CWHM Lancaster bomber’s borrowed engine returns to U.K.

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Two functioning Canadian bombers including the Hamilton Lancaster spent six weeks over the summer on a tour of the UK.

During the tour, one of the Lancaster’s four engines broke down and was replaced with a borrowed UK engine so that it could complete its tour.

Currently, the borrowed engine is on its way back to the UK, while its own original engine remains in the UK to be repaired.

The Lancaster bomber, also known as “Vera,” had a British Rolls-Royce Merlin engine added when one of its own stopped working. The only way it could continue and fly back home to Canada was if its broken engine was replaced. Its own engine needed heavy repairs and therefore the bomber returned to Canada with the borrowed engine at the end of the summer.

Hamilton Lancaster

Now the engine it borrowed has been extracted from the Lancaster, crated and loaded onto a C-130 Hercules from the UK’s Royal Air Force. It is expected to be back in the UK by Thursday this week.

The bomber and one other plane were taken on a popular historic six week tour around the UK during the summer to participate in numerous British air shows. The trip was particularly poignant given the 70th anniversary of World War II.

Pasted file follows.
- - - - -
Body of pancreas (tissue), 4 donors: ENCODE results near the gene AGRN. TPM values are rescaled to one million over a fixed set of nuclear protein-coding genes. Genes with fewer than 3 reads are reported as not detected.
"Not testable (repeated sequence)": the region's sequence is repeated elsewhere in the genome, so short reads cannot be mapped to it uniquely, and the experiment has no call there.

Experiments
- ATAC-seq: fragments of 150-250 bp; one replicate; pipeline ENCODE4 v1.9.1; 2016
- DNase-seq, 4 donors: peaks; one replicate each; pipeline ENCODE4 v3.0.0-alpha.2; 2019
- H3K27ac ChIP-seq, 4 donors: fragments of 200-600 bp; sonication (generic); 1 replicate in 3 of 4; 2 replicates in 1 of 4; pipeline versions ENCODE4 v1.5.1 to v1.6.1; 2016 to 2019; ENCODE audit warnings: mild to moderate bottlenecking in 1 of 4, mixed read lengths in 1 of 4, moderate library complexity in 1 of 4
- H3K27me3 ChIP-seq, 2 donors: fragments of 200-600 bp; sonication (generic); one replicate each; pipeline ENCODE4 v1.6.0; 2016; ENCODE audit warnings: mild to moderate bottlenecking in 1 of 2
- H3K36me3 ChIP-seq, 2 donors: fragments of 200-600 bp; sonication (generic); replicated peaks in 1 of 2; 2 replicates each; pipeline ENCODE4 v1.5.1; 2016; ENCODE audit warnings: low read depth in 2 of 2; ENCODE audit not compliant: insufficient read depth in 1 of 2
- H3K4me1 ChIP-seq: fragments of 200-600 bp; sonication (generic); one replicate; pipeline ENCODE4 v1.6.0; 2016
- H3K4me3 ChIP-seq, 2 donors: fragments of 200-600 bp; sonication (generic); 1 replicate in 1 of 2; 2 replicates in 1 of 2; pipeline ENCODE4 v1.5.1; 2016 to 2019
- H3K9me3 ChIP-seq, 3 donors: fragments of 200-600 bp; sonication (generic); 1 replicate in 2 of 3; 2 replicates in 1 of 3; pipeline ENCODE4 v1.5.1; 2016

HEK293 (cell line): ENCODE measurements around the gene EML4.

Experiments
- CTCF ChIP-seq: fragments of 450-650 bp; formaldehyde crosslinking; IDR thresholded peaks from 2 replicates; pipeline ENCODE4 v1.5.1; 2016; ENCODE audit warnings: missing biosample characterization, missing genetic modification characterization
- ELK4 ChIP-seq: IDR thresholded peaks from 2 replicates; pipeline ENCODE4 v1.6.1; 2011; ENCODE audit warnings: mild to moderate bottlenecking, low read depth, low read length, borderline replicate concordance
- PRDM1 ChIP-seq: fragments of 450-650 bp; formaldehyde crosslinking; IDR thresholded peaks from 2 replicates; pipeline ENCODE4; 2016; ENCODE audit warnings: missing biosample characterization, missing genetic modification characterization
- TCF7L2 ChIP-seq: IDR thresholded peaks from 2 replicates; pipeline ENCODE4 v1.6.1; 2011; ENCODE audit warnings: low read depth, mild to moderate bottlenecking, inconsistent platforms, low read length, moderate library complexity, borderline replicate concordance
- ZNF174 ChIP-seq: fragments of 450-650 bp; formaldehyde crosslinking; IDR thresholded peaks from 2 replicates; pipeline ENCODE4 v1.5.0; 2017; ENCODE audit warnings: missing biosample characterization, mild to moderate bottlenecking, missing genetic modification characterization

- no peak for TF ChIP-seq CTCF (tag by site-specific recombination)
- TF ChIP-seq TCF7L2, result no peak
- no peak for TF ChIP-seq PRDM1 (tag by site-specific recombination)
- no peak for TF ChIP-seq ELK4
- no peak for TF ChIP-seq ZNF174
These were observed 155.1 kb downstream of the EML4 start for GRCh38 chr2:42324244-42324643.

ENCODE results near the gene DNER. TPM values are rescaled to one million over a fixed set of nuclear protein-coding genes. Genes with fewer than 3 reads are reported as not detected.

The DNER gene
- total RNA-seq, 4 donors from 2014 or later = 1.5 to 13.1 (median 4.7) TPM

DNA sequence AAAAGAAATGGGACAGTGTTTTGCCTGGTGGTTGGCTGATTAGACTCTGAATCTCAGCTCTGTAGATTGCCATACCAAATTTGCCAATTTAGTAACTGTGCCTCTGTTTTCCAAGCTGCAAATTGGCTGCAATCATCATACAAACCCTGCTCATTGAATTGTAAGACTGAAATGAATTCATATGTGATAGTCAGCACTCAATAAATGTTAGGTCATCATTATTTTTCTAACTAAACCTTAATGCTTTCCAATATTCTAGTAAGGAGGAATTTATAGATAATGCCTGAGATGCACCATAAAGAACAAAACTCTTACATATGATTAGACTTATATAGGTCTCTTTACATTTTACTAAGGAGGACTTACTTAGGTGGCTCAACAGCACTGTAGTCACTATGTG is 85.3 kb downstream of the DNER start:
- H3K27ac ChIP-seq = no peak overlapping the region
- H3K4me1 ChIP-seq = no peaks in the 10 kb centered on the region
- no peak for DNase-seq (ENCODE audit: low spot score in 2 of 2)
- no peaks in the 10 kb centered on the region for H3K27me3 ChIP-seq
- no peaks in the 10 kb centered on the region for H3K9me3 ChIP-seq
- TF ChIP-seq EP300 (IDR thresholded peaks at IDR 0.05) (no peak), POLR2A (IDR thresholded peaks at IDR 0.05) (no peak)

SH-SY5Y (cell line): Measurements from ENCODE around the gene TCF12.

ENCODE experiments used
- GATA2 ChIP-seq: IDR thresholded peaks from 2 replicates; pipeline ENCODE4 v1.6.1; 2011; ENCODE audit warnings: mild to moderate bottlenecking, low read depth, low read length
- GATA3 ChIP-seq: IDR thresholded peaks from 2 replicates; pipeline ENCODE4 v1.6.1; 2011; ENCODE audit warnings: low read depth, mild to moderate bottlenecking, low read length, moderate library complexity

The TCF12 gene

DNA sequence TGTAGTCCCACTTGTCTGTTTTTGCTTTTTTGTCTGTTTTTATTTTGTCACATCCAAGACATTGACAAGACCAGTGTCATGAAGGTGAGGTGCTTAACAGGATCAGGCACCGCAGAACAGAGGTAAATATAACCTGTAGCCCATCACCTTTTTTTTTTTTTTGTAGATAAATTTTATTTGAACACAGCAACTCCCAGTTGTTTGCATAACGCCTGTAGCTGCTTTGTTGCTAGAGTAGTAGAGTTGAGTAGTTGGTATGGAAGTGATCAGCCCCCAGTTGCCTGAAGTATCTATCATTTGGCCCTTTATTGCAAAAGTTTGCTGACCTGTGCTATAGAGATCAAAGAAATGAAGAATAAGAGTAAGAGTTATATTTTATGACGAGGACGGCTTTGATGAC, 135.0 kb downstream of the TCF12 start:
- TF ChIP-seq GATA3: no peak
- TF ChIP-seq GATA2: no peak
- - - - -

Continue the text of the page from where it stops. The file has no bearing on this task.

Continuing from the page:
The Canadian Warplane Heritage Museum is now home to the bomber. The museum said it was grateful to be able to borrow the engine. They are now anticipating the return of the repaired engine from the UK, however it is still extensive repairing that needs to be done. The latest estimates suggest that it will be ready to be taken back to Canada in April next year, the CBC Hamilton reports.

The costs of the repair have amounted to more than $150,000, but support from contributors and war-era aircraft enthusiasts both in Canada and the UK have contributed to the repair costs. The Canadian Warplane Heritage Museum has redesigned its website so that a donation section specifically for the plane repairs could be accepted in both Canadian dollars and British pounds.

During World War Two, around 230 Lancasters were in service with the RAF 44 Squadron the first to fly the aircraft. It was able to carry a large bomb load and was the only plane that could carry the British 12000 and 22000 pound bombs. It became particularly important at the bombings of Ruhr Dams in 1943 and sinking the German warship, the Tirpitz.

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